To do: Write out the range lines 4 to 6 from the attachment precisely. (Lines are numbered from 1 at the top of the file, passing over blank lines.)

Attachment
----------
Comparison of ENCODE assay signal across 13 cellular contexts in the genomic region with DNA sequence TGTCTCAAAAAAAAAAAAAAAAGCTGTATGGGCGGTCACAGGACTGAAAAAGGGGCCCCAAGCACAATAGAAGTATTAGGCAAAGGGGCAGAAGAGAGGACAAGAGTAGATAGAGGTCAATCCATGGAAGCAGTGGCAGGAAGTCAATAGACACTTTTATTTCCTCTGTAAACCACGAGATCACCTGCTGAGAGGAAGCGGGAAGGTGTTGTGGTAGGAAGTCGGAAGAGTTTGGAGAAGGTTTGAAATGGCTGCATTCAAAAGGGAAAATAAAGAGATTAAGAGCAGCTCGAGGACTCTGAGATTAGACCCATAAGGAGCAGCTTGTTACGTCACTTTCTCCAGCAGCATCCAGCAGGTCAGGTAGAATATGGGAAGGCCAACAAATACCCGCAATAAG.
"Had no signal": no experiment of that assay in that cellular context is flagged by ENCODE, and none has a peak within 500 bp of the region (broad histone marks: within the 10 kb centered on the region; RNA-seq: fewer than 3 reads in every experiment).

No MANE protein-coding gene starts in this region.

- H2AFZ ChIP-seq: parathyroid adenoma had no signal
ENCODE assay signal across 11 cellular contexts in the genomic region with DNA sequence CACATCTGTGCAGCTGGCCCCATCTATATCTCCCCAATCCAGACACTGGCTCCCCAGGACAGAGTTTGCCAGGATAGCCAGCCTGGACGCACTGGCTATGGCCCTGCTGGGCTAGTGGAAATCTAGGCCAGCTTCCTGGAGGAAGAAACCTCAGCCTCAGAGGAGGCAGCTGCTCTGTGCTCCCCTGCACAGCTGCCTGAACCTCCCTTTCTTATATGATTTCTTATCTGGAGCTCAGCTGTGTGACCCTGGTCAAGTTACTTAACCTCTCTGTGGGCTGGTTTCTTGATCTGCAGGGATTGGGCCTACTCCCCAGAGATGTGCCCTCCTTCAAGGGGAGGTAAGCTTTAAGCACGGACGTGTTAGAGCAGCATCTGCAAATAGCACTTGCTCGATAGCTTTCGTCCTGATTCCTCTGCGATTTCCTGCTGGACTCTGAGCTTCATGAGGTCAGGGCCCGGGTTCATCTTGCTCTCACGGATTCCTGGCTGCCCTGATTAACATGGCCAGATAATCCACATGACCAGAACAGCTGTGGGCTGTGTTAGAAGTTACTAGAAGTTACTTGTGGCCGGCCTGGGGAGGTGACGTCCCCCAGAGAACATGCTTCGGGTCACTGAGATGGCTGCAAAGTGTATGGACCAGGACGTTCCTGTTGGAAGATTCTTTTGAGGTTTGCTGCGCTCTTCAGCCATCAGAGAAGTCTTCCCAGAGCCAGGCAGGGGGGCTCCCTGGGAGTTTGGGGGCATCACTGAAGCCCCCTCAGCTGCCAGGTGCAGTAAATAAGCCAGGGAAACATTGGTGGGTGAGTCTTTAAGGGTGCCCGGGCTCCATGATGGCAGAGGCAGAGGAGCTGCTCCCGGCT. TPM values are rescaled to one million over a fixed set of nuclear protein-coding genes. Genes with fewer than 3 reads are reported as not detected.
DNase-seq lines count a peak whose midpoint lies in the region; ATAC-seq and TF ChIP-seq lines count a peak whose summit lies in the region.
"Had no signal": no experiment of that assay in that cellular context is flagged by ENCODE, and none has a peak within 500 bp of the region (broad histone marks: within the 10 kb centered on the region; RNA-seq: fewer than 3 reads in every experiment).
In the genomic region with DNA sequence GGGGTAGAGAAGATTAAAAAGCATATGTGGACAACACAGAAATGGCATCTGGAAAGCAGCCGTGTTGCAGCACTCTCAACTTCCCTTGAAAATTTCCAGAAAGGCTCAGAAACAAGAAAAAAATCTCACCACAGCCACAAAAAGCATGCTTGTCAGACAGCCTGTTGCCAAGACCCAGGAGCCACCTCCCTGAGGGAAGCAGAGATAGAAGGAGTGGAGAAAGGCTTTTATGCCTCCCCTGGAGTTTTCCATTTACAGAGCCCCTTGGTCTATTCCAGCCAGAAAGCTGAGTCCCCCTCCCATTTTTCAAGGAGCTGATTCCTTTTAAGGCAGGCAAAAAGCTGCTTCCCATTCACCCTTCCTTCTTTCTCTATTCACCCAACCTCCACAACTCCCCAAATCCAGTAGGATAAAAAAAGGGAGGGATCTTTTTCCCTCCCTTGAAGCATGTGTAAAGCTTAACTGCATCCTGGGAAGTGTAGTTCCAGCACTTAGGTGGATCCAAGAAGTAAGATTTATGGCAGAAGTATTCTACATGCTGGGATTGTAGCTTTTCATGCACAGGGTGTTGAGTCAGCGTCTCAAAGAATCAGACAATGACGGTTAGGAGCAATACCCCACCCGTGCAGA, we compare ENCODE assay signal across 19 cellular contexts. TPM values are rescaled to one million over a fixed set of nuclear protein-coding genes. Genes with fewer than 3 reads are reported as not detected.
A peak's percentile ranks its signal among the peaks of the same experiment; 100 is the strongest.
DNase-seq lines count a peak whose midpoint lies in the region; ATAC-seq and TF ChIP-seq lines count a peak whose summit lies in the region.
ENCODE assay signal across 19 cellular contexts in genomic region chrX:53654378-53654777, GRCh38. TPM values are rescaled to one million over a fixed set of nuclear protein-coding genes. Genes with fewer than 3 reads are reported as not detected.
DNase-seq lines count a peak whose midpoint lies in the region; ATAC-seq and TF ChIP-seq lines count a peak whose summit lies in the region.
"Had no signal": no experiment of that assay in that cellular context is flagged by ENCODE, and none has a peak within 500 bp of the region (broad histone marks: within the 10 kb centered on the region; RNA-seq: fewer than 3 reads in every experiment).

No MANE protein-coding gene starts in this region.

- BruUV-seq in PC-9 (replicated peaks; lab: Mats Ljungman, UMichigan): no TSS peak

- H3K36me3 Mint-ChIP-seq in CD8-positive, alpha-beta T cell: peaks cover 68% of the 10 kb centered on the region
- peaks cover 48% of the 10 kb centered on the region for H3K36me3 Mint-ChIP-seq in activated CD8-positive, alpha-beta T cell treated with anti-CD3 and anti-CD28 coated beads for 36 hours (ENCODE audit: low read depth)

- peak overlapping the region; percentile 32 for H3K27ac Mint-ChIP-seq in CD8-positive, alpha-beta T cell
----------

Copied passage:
- H2AFZ ChIP-seq: parathyroid adenoma had no signal
ENCODE assay signal across 11 cellular contexts in the genomic region with DNA sequence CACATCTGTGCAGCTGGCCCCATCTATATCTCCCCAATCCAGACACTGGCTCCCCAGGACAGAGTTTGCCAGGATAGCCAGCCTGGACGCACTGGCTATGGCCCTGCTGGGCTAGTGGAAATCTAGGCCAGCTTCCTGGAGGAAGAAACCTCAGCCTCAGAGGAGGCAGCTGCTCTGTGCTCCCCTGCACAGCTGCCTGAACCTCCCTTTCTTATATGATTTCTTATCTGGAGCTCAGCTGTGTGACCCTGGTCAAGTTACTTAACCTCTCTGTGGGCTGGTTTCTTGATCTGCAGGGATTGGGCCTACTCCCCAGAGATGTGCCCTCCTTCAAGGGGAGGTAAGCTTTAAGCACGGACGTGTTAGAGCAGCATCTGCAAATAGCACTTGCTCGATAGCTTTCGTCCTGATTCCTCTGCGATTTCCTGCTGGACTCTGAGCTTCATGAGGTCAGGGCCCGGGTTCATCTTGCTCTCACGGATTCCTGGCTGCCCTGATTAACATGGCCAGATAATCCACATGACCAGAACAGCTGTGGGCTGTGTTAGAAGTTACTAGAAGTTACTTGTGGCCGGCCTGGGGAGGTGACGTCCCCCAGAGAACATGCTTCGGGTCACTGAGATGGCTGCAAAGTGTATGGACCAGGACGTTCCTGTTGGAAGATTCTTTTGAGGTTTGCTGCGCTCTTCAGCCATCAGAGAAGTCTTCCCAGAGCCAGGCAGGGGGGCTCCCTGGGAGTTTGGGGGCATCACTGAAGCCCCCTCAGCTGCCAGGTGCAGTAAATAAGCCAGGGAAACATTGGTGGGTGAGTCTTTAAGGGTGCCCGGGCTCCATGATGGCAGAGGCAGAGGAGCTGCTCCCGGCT. TPM values are rescaled to one million over a fixed set of nuclear protein-coding genes. Genes with fewer than 3 reads are reported as not detected.
DNase-seq lines count a peak whose midpoint lies in the region; ATAC-seq and TF ChIP-seq lines count a peak whose summit lies in the region.